Sometimes, you’ve just got to do what feels right.
If COVID-19 has shown us anything, it’s that pre-existing trends are accelerating as a result of the crisis – often in a good way. Think the benefits of remote-working, the convenience of online grocery shopping, the quality of on-demand TV.
Switch to the market research (#mrx) industry and the accelerated trend is traditional qualitative research (face-to-face focus groups, in-person depth interviews) shifting to online qual – which is now of the present (no longer of the future). COVID has put a temporary stop to face-to-face research methods in what may turn out to be a positive step. The experience and the quality of insights generated by online qual are pleasantly surprising many clients who are now testing it out for the first time.
Of course, online qual is not new and traditional forms of qual are not bad (or dead). I’m not trying to be (too) controversial. But the gradual shift towards online qual just hasn’t been quick enough. The shift to online quant was as huge as it was fast because it was driven by price. The cost differential between online vs offline quant is immense.
Unfortunately, online qual hasn’t benefited as it’s not always cheaper than traditional qual. The costs of recruitment, incentives, platform hire, moderator and researcher time keep the price differential low.
But as Zoom, Google Meet, Hopin etc have very recently proven to us that remote working is a) possible, b) productive and c) desirable, so we should take confidence that online qual can improve the quality and efficiency of market research.
Let’s consider for a moment some benefits:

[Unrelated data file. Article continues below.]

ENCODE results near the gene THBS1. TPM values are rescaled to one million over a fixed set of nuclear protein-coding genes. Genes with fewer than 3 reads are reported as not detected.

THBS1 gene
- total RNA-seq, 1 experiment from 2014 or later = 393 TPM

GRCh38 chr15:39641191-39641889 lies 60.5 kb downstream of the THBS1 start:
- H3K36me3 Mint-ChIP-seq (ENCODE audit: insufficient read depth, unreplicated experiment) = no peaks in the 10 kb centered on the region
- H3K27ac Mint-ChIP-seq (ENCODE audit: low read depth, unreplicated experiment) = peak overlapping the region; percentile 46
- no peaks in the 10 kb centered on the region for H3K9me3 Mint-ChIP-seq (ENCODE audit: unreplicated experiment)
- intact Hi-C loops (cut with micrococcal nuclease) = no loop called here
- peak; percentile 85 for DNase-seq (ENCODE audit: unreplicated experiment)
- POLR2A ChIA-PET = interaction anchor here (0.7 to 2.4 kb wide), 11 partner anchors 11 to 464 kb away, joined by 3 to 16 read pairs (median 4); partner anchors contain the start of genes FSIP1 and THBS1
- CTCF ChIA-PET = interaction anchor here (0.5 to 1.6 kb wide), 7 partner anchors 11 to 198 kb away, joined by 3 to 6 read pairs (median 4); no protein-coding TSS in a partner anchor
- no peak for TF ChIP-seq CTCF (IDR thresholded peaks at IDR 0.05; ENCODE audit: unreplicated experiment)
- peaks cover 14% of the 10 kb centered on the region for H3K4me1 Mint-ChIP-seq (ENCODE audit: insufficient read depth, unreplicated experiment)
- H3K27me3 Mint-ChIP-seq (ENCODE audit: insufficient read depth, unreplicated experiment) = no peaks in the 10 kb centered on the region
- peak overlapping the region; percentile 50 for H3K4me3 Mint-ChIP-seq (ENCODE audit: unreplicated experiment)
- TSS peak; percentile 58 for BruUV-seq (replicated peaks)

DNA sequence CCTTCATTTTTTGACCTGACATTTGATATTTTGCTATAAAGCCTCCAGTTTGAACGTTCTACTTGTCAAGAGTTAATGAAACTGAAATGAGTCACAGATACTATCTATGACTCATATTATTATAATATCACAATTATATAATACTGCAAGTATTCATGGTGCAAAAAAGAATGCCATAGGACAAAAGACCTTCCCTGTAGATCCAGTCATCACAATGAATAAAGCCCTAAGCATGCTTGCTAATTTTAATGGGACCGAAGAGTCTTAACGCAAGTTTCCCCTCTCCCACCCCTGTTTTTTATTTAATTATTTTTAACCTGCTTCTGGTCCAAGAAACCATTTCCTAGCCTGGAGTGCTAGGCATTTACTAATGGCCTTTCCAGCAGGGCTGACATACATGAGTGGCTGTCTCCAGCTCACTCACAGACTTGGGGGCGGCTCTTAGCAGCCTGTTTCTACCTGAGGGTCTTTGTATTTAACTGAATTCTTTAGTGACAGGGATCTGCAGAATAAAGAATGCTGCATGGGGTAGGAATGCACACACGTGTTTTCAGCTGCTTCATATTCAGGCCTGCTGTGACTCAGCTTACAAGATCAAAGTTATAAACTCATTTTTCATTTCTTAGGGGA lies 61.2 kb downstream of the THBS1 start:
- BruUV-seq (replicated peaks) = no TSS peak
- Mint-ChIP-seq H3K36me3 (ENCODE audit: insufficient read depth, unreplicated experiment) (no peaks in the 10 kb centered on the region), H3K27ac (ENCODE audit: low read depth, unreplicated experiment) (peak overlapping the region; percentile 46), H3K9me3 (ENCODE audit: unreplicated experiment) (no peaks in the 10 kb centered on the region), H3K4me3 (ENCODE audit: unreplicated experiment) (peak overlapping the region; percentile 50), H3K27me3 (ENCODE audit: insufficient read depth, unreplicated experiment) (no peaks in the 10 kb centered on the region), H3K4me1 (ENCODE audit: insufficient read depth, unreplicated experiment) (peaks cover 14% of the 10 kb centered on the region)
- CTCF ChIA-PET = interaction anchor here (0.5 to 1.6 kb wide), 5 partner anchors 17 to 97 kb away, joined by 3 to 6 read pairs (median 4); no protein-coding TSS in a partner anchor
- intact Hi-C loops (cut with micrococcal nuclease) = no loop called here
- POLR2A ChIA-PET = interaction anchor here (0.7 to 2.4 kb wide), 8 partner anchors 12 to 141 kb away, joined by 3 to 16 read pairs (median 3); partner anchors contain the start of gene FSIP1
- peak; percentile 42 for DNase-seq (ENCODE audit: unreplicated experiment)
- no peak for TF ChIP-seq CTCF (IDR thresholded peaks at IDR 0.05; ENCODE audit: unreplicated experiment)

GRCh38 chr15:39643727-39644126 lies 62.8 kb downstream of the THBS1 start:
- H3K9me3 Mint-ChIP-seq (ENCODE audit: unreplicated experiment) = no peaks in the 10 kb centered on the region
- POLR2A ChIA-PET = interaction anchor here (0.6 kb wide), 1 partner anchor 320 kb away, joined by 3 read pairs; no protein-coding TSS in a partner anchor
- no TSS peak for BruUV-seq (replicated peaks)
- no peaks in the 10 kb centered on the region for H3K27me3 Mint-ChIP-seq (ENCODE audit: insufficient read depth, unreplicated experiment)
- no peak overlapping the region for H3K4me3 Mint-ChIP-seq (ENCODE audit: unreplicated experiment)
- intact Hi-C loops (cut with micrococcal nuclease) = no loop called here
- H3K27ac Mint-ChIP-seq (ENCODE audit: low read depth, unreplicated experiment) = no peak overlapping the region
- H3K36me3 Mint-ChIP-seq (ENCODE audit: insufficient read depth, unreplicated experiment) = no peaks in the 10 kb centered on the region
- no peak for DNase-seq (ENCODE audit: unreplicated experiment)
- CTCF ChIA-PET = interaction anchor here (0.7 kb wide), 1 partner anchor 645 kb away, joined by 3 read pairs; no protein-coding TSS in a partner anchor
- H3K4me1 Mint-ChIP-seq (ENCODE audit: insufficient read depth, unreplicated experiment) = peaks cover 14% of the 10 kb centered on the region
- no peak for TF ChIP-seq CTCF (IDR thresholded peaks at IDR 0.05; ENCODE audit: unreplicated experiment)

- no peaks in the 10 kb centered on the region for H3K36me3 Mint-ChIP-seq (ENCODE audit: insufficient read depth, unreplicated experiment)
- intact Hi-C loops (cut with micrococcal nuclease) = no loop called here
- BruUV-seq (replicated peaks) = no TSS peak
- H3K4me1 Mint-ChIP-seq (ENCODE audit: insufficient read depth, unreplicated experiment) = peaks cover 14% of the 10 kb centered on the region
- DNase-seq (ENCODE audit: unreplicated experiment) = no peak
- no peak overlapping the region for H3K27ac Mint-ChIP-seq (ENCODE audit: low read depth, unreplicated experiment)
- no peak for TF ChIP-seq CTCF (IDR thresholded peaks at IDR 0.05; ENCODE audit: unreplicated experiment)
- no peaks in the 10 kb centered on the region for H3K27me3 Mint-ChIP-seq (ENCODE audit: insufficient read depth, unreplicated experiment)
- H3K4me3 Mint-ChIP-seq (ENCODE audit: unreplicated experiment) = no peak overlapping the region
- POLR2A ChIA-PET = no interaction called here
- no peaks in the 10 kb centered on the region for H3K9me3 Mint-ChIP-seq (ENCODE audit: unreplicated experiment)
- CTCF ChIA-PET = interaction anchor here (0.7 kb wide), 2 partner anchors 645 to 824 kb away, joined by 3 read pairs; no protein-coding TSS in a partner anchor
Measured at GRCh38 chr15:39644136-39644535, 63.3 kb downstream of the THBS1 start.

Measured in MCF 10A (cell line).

- It is longitudinal. The fieldwork process can take place over several days or weeks. What we learn on day 1 and 2 can influence what we ask on day 3, 4 and week 5. Not so with a traditional focus group where we have a 90-min window to ask everything we can ask, then later wish we’d asked questions x, y and z. Analysis of online qual can take place during the fieldwork period which makes it far more dynamic and far more flexible.
- Participants can be themselves. They are participating in their environment, not in the artificial setting of a viewing facility or the unfamiliar front room of a recruiter. You can capture group discussion with less group effect/ group think – ie discussion can take place with less likelihood that participants will say what they want you and others to hear vs what they want to say. It’s quite a privilege to see, hear, read a participant’s diary entry or video, the raw honesty is often humbling.
- They are progressive. Online qual offers an incredibly wide variety of tools, techniques and options which are being continually developed and improved. For researchers, this is empowering – we can try out new ways of asking questions and collecting responses. For participants this is much more exciting – in our experience, they are happy to provide you with literal reams of data. For all of us, this is better research.
In addition to these points: the limits of geography are lifted, we can recruit people who would never take part in a traditional focus group, we can segment participants and therefore the tasks and questions we ask them.
Disadvantages – not being able to reach all types of participant, a lack of non-verbal communication, technical issues etc – are, I believe, now less valid and increasingly become less persuasive arguments.
I strongly believe it is incumbent on agencies to encourage and push clients towards these new and improving methods.
So Profundo Research & Insight is not online-offline, we are not online-first, we are online-only. We have wide experience of using many different online qual platforms and techniques and, unlike some agencies, we are not tied to one platform. Going forward, we will only propose online research.
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